Topic: Gut fermentation in herbivorous animals
Ever tried eating a newspaper? Don't. Plant cell walls contain cellulose, which is notoriously difficult to digest. Considering that all vertebrates lack the enzymes to attack this polysaccharide, how do so many of them manage to survive on a plant diet?
Plant eating certainly has its advantages. Leaves in particular are easily and widely available and in contrast to animal prey plants neither need to be hunted nor do they try to escape. And although many plants defend themselves against herbivores, these defences are not exactly violent. However, herbivory comes with a big disadvantage. Leaves are rather low-quality food, because they have only little cellular content and consist mainly of cellulosic fibre, which is notoriously difficult to break down. Young leaves and fruit are more nutritious, but much of their tissue is still cellulose. Considering that all vertebrates lack the enzymes to digest this polysaccharide, how do so many of them manage to survive on a herbivorous diet?
As so often the answer lies in a symbiosis with microorganisms, such as bacteria, protozoans and fungi, that are able to convert the indigestible cellulose into digestible nutrients via the process of fermentation. To maximise digestive efficiency, most herbivores have evolved specialised guts with fermentation chambers, where the plant material is subject to prolonged microbial attack. The by-products of fermentation, mainly volatile fatty acids (VFAs), can then be utilised by the animal host and constitute an important energy source. However, this does not come without costs. The energy from plant material is released relatively slowly, and particularly leaf-eating animals need to adopt a physiological and behavioural lifestyle that minimises energy expenditure. As huge quantities of food need to be ingested, the fermentation chamber has to be large. This adds considerable weight, which might be a disadvantage if a predator approaches. For efficient nutrient production, the food needs to be retained in the fermentation chamber for hours, so the transit time of food in the gut is significantly increased. Gut fermentation might furthermore impose limits on an animal’s body size. Smaller animals require more energy per unit body mass and have a higher mass-specific metabolic rate, but as their gut capacity is restricted, they might not obtain enough energy from fermenting high-fibre low-quality food.
Foregut and hindgut fermentation
Depending on the position of the fermentation chamber relative to the stomach, two types of gut fermentation can be distinguished. In foregut fermenters, the fermentation chamber is anterior to the stomach (e.g. rumen or crop), whereas it is posterior to the stomach (e.g. colon or caecum) in hindgut fermenters. Both digestive methods have advantages and disadvantages. Foregut fermenters are more efficient at breaking down cellulose, and bacteria lost from the chamber can be digested and serve as a source of protein. Fermentative digestion in the foregut furthermore allows for microbial detoxification early in the digestive process, so that enzymatic digestion in subsequent parts of the gut is not impeded by toxins. However, it is a slow process and the easily digestible cellular contents of the food are largely lost to the fermenting microbes before being exposed to the animal’s own digestion, making foregut fermentation less suitable for high-quality forages. Additionally, the intake of food is limited and particle size has to be reduced before it can be passed on to the stomach, which ruminants achieve by regurgitating and re-chewing their food.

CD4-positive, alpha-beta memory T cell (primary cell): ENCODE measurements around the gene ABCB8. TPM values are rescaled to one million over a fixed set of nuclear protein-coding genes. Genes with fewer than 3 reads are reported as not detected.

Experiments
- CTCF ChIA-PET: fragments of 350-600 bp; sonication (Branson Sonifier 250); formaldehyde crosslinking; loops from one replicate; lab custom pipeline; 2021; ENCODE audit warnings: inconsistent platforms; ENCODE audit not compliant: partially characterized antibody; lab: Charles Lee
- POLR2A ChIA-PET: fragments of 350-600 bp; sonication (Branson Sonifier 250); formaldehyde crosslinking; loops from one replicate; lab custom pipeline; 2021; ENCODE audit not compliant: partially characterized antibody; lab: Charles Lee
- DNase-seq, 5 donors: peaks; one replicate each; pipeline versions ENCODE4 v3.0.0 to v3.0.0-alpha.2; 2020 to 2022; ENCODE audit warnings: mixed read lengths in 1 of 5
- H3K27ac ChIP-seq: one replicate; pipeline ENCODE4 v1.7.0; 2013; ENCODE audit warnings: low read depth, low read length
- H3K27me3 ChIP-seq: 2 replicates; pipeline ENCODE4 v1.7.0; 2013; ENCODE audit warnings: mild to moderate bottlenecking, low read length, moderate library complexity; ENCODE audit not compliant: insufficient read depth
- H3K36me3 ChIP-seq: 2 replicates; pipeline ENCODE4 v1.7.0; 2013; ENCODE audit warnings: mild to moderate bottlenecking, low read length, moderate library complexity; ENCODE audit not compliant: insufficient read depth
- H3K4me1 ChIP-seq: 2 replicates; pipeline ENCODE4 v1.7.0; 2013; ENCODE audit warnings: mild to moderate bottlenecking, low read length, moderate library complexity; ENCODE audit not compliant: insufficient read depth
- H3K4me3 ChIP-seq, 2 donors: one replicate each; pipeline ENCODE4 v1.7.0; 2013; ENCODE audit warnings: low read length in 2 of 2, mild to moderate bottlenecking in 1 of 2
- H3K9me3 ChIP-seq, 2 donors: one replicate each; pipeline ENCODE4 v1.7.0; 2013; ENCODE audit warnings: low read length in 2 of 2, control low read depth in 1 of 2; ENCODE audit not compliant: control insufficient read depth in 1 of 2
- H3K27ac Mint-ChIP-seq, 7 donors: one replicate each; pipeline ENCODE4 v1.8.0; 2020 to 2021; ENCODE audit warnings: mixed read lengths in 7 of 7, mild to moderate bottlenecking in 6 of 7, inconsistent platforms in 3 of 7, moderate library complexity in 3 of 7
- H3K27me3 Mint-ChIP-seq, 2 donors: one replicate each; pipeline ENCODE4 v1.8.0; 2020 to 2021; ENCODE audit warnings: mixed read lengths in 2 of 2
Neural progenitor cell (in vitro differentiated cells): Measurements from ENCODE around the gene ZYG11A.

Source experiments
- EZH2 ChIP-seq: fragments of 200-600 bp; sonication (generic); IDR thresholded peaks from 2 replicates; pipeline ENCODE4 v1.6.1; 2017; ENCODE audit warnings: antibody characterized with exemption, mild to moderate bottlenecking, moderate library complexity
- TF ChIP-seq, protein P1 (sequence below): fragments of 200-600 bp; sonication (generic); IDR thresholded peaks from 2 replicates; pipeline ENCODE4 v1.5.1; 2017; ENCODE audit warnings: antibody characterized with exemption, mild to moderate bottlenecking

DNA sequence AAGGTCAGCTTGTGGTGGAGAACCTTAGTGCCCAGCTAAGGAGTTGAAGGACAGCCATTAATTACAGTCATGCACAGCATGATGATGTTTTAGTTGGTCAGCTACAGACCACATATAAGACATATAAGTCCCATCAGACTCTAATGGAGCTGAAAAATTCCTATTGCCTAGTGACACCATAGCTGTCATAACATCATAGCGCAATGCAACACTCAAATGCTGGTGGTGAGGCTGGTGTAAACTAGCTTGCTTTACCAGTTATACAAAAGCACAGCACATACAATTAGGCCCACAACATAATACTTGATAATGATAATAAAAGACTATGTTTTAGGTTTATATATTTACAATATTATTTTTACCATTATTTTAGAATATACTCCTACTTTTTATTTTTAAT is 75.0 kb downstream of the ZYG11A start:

Hindgut fermentation is assumed to be the phylogenetically older method and is found in many mammals (e.g. horses, elephants, rhinoceroses, rabbits, some rodents and koalas), herbivorous birds, such as grouse, and some reptiles (e.g. iguanines and the green turtle Chelonia mydas). It has been suggested that also most (if not all) herbivorous dinosaurs (e.g. Triceratops, brachiosaurs and hadrosaurs) were hindgut fermenters. Foregut fermentation is a prime example of evolutionary convergence as it has arisen independently in different animal groups. While it is best known from ruminant mammals, such as cattle, giraffes and camels, it also occurs in sloths, colobine monkeys (including the langurs), some rodents and macropodid and potoroid marsupials (kangaroos and their relatives). Intriguingly, foregut fermentation is not unique to mammals, but is employed by some birds as well. It has been extensively studied in the hoatzin (Opisthocomus hoazin), a curious South American bird, while its occurrence in two other birds (the green-rumped parrotlet Forpus passerinus and the speckled mousebird Colius striatus) is somewhat less well known. The convergence also has an important molecular context in the repeated recruitment of lysozyme as a digestive enzyme.
It should be noted, however, that such modifications of the digestive system are not necessarily a must for herbivorous animals. The giant panda (Ailuropoda melanoleuca), for instance, eats huge amounts of bamboo and probably utilises gut microbes to help with digestion, but it possesses the digestive system of its carnivorous relatives and lacks the gut specialisations found in other herbivores. The takahe (Porphyrio hochstetteri), an endangered flightless bird endemic to New Zealand, takes up large quantities of grass and shows no obvious gut specialisations either.
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Map of Life - "Gut fermentation in herbivorous animals"
February 23, 2019